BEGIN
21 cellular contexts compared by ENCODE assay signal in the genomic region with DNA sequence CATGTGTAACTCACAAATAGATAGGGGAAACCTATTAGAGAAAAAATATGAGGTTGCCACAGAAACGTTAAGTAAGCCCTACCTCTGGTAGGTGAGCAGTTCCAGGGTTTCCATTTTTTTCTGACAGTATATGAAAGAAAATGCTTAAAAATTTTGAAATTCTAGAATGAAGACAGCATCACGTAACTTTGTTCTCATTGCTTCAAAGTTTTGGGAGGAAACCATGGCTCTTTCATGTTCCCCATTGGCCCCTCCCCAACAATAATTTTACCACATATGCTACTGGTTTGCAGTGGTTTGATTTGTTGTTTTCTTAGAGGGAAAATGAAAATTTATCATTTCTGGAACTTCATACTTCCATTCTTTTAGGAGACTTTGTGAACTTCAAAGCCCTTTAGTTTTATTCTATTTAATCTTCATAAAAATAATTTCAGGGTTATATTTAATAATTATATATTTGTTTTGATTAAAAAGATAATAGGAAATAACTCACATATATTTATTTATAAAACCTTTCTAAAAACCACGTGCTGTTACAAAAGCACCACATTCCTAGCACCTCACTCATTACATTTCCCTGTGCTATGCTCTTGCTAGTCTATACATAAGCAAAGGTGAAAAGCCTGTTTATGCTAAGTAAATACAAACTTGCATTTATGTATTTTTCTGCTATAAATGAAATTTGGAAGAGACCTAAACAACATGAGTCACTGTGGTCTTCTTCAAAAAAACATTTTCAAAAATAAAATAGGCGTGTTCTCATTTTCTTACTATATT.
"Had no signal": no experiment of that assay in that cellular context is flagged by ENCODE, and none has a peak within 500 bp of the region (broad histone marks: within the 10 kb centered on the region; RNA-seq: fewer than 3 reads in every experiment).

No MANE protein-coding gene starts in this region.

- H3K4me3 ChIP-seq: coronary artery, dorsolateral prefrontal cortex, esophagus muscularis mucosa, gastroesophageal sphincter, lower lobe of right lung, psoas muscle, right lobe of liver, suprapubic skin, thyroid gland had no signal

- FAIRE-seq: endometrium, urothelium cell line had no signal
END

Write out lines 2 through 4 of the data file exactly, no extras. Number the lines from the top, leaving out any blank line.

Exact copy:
"Had no signal": no experiment of that assay in that cellular context is flagged by ENCODE, and none has a peak within 500 bp of the region (broad histone marks: within the 10 kb centered on the region; RNA-seq: fewer than 3 reads in every experiment).

No MANE protein-coding gene starts in this region.

- H3K4me3 ChIP-seq: coronary artery, dorsolateral prefrontal cortex, esophagus muscularis mucosa, gastroesophageal sphincter, lower lobe of right lung, psoas muscle, right lobe of liver, suprapubic skin, thyroid gland had no signal